The course beginning this month will be taught by Sharron Lobaugh and Rachael Ireton. Lobaugh has been teaching the course around once a year for the last 15 years.

"It's exciting because it gets even better every time we have a new group of people," Lobaugh said. "Mental illness is pretty common and we have quite a few people who take it every year. (But) for some people it's like a lot of things; you don't need it until you need it."

Lobaugh also has a personal relationship to the subject material.

"I have a son who has had mental illness now for 20 years," she said. "He's doing very well but there were periods of time when he had to be hospitalized, so I recognized I needed information and the only way to really gain it is through a class that's educational."

Lobaugh said universities have verified the class as an effective tool in reducing hospitalization for people who experience mental illnesses. She said the curriculum was developed around 20 years ago at Columbia University, is taught all over the nation and is revised to incorporate new research data, diagnostic and rehabilitation information.

"It's pretty strict in its curriculum but flexible because people's experience comes into this discussion so there's a lot of exchange and support among the participants," she said.

One of Lobaugh's hopes is to offer the course in other locations throughout Southeast Alaska. In order to do so, instructors have to be adequately trained. Later this month, Lobaugh will be traveling to Petersburg to instruct a 15 and a half hour teacher-training course over three days. Lobaugh said people form Haines, Hoonah and Gustavus have asked for the teacher-training course as well.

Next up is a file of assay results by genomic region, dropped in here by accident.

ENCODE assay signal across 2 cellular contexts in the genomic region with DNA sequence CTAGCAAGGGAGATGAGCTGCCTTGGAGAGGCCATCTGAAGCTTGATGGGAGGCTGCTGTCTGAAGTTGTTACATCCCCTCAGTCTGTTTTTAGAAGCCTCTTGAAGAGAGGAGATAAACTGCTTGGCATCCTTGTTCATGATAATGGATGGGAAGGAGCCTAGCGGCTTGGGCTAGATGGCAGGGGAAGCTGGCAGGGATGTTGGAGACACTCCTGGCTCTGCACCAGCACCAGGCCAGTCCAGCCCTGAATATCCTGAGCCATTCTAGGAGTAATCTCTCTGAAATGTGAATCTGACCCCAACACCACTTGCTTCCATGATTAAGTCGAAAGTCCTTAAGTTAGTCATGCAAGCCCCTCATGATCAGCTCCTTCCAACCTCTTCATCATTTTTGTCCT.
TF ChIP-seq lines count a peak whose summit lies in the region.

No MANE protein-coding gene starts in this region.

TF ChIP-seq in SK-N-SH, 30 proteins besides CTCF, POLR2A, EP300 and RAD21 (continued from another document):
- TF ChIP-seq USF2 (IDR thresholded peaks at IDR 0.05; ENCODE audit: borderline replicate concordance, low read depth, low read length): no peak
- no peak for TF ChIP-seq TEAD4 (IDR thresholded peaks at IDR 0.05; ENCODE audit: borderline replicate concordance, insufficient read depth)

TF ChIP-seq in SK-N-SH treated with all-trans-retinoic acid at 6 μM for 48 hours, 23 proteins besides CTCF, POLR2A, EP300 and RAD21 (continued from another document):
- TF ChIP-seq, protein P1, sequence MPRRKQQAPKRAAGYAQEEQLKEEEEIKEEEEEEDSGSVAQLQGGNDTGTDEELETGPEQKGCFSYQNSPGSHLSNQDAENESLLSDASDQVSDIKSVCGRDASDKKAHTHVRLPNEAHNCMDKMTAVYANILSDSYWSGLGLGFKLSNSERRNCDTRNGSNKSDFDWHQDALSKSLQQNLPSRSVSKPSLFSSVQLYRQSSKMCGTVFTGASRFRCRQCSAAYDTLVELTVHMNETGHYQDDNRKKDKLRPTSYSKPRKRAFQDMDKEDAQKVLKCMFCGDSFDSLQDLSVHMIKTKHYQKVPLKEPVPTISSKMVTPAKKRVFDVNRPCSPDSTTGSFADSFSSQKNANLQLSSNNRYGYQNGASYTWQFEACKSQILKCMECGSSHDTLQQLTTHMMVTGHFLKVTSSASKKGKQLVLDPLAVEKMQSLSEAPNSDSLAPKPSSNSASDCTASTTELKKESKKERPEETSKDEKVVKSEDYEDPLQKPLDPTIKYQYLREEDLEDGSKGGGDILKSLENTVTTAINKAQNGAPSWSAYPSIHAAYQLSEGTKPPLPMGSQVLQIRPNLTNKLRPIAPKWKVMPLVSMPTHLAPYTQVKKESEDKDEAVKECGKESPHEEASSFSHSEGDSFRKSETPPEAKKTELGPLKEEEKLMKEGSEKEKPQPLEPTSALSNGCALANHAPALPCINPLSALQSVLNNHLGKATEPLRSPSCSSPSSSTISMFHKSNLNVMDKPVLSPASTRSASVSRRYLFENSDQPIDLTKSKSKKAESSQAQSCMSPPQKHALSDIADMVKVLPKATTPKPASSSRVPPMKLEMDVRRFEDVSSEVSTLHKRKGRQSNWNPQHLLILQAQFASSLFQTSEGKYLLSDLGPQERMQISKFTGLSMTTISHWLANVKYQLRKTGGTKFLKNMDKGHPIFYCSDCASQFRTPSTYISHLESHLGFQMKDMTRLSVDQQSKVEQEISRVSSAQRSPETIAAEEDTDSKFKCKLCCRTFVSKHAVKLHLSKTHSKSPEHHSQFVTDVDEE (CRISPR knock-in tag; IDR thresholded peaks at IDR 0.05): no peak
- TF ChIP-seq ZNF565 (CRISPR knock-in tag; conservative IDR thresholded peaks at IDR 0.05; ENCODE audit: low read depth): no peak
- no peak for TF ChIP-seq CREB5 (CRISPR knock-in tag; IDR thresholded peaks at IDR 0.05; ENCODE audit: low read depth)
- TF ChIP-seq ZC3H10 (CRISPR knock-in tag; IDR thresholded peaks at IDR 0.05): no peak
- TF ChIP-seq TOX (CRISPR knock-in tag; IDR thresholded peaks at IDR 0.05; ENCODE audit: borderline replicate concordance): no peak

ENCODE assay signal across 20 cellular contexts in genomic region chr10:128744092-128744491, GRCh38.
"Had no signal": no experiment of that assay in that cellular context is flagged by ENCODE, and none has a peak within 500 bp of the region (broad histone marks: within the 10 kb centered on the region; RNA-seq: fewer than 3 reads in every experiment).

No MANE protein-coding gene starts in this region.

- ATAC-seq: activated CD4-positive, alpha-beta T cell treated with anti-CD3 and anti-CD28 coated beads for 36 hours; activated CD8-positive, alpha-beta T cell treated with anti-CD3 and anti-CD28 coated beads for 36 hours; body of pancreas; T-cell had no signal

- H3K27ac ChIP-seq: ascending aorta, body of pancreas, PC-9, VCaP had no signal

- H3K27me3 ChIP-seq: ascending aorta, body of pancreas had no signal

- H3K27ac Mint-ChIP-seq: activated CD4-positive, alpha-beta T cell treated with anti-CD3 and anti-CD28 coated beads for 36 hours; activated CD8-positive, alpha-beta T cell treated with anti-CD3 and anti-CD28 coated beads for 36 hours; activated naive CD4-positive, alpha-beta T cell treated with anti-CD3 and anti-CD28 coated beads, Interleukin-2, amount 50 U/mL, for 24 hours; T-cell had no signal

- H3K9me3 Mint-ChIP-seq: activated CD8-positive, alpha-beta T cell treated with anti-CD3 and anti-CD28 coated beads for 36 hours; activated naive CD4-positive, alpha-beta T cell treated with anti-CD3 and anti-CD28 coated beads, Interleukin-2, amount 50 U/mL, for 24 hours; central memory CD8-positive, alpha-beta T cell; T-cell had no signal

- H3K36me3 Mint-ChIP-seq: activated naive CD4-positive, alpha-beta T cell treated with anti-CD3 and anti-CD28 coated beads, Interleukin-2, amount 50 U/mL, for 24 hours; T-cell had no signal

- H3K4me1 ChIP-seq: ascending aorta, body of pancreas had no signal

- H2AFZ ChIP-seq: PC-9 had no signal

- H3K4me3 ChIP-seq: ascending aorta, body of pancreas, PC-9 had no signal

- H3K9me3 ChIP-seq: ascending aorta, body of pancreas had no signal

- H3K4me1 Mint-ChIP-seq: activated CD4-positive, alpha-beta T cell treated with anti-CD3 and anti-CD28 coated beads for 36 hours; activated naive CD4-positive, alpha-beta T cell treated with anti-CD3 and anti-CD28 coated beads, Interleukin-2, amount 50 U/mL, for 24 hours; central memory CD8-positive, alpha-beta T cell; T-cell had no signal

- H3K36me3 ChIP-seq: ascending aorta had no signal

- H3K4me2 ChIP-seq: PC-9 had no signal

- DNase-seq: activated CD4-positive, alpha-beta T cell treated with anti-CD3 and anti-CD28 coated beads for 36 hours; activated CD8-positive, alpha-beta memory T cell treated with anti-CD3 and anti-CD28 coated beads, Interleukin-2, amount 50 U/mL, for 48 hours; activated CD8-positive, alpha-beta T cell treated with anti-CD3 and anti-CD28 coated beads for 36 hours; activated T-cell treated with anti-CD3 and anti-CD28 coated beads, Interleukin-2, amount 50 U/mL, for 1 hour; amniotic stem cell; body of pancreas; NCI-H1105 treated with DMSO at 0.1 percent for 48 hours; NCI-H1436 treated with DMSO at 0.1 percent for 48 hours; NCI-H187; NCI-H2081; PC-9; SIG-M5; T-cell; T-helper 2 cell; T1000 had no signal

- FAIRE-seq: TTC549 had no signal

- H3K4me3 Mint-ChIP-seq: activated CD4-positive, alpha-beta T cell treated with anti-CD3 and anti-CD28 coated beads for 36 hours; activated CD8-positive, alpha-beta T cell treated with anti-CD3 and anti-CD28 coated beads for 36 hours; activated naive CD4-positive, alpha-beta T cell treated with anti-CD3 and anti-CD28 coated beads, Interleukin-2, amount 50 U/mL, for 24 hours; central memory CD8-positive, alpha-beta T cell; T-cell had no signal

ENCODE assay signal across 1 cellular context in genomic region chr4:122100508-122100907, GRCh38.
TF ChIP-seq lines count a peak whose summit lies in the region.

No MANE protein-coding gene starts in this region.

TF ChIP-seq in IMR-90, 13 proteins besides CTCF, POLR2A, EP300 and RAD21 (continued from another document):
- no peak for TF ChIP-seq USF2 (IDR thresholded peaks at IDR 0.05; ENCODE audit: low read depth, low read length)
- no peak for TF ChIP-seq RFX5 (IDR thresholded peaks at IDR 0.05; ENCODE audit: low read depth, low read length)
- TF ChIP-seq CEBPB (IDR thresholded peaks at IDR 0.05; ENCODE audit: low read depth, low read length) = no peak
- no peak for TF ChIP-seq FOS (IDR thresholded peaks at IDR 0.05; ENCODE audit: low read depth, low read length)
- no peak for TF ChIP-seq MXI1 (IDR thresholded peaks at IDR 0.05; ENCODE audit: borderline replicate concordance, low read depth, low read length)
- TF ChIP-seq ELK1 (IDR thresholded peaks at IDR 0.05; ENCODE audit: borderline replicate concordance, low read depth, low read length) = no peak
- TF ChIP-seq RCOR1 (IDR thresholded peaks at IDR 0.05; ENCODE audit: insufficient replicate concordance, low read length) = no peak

"As soon as we can, if we hear from people who are interested in becoming teachers, we can start training other people in those other communities," she said.

The Family-to-Family Education Program will begin on Wednesday, Feb. 27. The course will be held at the VA Domiciliary, 3001 C Street. The classes will be held weekly from 6-8:30 p.m. To register or for more information call 272-0227. Family members of veterans are encouraged to attend, by contacting Dr. Camilla Madden at 257-4854.

The weekly Juneau Family Support Group runs in eight-week rotations, the next one beginning on Thursday, Feb. 28, at the Congregation Sukkat Shalom, 211 Cordova Street, from 7-8 p.m. The support group is free.

For information on the support group or for how to receive Family-to-Family teacher training in your community, contact Dov Gartenburg at namijuneau@gmail.com or 463-4251.

Amanda Compton is the staff writer for the Capital City Weekly. She can be reached at amanda.compton@capweek.com.